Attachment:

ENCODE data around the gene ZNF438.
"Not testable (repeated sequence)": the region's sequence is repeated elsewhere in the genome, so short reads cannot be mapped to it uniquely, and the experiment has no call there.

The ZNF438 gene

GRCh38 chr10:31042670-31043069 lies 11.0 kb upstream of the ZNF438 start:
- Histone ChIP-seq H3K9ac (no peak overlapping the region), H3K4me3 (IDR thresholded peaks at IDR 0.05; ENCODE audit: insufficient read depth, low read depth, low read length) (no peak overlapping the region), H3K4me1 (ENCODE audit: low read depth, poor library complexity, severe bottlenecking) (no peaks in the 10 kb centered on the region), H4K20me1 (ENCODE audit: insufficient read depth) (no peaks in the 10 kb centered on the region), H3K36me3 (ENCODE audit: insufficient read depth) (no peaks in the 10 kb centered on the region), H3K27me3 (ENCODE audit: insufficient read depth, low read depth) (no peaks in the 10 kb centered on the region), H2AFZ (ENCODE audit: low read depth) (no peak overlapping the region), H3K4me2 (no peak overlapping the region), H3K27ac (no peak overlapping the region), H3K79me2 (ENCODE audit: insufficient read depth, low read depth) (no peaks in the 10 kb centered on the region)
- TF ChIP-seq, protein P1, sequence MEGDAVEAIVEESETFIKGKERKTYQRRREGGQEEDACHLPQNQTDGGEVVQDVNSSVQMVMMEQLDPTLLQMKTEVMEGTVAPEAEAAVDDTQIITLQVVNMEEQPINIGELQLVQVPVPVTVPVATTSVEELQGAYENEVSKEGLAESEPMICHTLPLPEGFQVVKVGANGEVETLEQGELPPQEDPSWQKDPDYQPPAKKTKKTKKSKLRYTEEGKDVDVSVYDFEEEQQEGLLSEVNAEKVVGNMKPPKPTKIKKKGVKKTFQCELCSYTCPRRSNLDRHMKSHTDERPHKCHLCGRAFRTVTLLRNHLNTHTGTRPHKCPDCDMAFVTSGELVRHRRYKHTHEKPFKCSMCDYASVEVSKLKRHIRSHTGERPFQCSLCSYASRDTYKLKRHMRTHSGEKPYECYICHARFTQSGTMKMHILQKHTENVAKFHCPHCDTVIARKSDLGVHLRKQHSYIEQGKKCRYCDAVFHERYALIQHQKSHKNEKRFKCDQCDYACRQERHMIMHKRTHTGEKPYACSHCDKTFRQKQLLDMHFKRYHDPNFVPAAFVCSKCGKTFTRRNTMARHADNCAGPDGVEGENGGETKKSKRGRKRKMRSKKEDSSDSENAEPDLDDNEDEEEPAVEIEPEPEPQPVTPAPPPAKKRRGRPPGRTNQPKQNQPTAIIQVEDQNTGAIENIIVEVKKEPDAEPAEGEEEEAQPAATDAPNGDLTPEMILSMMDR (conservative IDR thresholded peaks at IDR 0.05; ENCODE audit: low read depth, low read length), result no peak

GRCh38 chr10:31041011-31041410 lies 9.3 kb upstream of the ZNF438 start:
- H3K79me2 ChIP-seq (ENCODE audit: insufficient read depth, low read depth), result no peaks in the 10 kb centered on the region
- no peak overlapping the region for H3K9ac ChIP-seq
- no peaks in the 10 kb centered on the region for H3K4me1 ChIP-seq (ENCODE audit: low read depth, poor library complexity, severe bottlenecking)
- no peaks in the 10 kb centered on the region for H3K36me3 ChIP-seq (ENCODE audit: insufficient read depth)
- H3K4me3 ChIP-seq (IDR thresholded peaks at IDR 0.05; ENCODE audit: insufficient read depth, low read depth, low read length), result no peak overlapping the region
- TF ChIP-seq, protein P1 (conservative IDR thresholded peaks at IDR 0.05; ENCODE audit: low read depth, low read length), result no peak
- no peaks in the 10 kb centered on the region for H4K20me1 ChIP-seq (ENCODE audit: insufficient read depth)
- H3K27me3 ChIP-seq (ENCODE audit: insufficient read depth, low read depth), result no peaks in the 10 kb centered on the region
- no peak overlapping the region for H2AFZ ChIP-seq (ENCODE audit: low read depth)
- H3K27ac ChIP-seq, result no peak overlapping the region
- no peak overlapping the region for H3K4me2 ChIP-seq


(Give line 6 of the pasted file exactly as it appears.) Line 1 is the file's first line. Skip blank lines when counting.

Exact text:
- TF ChIP-seq, protein P1, sequence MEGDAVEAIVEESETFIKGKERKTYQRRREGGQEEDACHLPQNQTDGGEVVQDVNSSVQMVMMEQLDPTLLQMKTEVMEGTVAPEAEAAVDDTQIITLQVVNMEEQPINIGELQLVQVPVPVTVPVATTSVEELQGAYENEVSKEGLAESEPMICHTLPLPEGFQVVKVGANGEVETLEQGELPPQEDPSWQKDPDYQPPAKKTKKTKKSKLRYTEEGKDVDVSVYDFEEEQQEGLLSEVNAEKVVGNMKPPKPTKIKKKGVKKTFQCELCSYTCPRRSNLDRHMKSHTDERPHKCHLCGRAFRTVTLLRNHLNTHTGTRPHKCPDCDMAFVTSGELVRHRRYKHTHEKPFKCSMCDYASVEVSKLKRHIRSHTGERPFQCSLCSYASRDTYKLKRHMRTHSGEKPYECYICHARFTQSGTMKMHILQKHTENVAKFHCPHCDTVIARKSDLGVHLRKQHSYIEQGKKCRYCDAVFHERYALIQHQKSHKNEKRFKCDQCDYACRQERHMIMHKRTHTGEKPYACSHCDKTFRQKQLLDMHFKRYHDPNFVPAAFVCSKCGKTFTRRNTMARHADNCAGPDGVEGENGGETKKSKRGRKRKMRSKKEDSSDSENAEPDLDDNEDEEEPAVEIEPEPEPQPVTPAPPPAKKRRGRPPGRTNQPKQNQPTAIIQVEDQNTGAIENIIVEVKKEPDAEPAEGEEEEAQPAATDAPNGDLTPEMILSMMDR (conservative IDR thresholded peaks at IDR 0.05; ENCODE audit: low read depth, low read length), result no peak